Google released an updated version of its popular Chrome Web browser, fixing 11 security vulnerabilities in the process.
The most serious bug Google tackled in updating to version 13.0.782.215 of the browser was a critical memory corruption flaw in its vertex handling — the code Chrome uses to render special image effects such as 3-D shapes, Computerworld explained.
Of the remaining 10 bugs, nine were of "high" importance and one was labeled "medium."
Also patched were four flaws described as "user-after-free" bugs, which could be exploited to inject malicious code onto users' computers, thereby giving an attacker access to a victim's system.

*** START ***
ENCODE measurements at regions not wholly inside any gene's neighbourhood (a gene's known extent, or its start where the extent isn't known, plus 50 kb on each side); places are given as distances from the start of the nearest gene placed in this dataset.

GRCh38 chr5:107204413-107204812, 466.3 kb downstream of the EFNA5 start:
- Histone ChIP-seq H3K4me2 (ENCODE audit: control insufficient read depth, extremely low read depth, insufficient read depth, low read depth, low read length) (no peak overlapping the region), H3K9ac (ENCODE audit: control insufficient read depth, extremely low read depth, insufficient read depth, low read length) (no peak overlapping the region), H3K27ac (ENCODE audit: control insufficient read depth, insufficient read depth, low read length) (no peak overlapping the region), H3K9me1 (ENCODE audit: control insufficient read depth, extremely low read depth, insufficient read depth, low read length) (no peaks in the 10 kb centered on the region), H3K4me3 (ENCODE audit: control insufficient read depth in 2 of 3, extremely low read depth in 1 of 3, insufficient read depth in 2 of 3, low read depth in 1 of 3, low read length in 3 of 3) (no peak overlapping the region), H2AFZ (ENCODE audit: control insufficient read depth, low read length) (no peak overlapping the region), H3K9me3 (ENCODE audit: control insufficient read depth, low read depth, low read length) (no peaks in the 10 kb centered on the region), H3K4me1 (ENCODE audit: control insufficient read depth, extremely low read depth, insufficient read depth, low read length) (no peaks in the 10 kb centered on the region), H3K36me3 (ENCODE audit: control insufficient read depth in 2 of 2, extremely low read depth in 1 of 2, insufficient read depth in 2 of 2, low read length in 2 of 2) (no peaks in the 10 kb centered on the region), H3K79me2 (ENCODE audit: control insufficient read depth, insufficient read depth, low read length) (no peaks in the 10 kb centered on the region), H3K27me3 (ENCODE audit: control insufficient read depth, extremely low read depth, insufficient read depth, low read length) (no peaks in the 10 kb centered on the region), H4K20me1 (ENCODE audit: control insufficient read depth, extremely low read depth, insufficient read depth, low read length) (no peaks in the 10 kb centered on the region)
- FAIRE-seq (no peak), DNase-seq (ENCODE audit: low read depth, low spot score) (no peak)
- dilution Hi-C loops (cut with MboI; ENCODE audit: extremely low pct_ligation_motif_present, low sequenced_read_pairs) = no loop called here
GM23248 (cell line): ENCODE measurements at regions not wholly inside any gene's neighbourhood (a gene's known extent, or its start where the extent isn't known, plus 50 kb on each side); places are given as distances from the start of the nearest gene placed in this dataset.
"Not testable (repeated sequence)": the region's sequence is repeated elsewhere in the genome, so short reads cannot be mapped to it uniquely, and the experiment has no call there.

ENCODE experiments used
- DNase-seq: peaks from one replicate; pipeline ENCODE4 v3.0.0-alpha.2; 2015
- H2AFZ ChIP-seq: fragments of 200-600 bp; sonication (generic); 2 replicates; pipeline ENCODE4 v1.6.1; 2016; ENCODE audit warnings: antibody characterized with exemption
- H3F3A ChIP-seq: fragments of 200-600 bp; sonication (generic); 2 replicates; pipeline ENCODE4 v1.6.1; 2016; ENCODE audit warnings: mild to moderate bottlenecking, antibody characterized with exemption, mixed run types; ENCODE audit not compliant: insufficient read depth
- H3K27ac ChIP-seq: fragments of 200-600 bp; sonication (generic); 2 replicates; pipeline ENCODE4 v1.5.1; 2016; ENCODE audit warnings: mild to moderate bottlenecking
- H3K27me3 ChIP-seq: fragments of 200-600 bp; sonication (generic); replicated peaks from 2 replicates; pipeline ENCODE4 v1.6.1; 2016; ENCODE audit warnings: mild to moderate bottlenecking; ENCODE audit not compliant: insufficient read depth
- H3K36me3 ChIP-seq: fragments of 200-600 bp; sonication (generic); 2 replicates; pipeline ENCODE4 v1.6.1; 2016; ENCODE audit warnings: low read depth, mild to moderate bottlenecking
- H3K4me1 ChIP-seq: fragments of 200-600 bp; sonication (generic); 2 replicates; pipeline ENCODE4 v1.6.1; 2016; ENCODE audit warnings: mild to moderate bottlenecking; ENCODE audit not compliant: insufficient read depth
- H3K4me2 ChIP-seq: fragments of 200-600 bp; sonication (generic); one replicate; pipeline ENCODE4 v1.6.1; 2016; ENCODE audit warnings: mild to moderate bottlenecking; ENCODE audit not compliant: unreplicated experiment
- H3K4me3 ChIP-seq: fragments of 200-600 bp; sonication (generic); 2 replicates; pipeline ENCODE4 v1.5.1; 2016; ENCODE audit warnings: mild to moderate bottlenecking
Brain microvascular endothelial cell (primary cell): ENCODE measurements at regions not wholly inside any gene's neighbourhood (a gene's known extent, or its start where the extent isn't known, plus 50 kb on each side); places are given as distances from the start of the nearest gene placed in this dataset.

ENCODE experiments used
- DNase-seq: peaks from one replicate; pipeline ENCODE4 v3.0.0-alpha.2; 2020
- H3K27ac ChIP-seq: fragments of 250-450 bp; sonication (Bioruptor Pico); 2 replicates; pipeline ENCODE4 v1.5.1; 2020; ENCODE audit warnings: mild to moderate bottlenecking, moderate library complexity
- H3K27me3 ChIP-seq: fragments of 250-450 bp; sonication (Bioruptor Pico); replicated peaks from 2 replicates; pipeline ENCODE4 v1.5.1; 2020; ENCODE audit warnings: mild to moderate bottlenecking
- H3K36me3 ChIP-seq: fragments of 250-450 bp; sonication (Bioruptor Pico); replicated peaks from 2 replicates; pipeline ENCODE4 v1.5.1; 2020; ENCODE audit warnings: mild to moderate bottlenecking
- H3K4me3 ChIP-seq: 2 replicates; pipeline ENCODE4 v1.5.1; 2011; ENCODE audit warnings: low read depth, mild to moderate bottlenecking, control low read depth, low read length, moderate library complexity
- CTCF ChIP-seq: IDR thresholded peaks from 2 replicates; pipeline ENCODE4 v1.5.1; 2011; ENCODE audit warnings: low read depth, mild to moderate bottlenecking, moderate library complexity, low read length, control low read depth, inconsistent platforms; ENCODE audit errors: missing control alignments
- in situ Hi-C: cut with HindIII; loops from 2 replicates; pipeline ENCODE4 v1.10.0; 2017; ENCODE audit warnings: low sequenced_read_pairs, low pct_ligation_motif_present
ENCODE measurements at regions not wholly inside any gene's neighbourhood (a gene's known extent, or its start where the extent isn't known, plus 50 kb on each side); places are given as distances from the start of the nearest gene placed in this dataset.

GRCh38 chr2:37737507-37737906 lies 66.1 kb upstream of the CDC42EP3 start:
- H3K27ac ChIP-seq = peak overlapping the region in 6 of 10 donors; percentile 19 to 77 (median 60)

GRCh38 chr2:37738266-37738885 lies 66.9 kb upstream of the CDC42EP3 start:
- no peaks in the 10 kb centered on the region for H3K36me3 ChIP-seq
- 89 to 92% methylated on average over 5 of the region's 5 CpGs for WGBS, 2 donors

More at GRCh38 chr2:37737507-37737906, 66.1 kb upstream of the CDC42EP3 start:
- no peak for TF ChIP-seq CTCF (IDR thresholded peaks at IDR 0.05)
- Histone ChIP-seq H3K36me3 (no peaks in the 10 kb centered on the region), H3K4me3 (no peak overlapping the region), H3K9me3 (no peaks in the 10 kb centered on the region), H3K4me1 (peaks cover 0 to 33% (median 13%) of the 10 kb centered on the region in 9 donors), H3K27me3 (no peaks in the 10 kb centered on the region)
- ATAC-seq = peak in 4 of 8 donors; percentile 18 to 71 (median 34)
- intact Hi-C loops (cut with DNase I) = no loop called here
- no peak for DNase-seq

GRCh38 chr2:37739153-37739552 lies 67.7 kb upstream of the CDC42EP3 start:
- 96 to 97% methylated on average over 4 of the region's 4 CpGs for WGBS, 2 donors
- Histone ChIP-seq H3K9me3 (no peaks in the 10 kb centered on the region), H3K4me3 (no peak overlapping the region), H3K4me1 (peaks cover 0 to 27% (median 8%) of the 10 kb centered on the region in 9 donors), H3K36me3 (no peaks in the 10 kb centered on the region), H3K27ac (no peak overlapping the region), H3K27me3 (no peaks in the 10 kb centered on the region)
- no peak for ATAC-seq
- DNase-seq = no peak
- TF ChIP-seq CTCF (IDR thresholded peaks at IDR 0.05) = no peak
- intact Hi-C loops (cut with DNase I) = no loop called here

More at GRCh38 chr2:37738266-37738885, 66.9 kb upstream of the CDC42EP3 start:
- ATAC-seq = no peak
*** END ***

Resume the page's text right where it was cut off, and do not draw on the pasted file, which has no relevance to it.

In accordance with its bug bounty-hunting program, Google paid a total of $8,837 to independent researchers for discovering and reporting the browser flaws. In 2011, Google has paid more than $120,000 to outside researchers for finding Chrome flaws, Computerworld said.
The new, up-to-date version of Chrome can be downloaded from Google's website.